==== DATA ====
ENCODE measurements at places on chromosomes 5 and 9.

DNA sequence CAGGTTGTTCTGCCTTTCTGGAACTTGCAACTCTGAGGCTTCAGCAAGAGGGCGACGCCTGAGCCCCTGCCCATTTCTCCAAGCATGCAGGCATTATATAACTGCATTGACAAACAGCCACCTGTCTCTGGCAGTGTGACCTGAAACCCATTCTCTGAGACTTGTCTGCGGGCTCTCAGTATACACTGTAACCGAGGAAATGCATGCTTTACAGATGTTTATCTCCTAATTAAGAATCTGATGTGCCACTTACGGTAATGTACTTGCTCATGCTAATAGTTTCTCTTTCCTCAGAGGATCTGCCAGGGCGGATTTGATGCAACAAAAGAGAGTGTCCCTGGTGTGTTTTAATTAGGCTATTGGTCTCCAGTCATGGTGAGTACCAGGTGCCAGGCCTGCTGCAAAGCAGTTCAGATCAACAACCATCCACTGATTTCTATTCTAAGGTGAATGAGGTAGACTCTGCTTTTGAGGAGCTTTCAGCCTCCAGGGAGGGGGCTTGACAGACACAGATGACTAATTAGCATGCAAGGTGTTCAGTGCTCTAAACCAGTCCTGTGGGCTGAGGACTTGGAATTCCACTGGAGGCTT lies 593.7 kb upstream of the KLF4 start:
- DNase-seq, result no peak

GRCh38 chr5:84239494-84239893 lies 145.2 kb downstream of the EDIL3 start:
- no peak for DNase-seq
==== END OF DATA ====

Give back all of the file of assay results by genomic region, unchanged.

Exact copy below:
ENCODE measurements at places on chromosomes 5 and 9.

DNA sequence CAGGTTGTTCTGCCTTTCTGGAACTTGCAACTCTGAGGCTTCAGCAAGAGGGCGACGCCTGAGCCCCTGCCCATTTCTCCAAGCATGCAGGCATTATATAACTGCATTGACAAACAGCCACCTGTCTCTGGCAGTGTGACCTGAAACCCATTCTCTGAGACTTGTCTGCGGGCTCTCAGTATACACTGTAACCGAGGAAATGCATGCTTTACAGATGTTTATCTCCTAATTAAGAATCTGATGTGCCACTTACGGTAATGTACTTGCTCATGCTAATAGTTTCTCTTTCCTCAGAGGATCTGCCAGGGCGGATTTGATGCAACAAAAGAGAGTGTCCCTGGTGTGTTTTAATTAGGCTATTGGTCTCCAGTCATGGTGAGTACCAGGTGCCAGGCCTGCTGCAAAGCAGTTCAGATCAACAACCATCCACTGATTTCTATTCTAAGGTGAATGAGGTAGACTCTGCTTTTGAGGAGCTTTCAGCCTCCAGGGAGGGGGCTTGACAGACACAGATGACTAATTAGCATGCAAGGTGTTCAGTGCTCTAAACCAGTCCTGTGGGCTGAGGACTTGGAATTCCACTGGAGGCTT lies 593.7 kb upstream of the KLF4 start:
- DNase-seq, result no peak

GRCh38 chr5:84239494-84239893 lies 145.2 kb downstream of the EDIL3 start:
- no peak for DNase-seq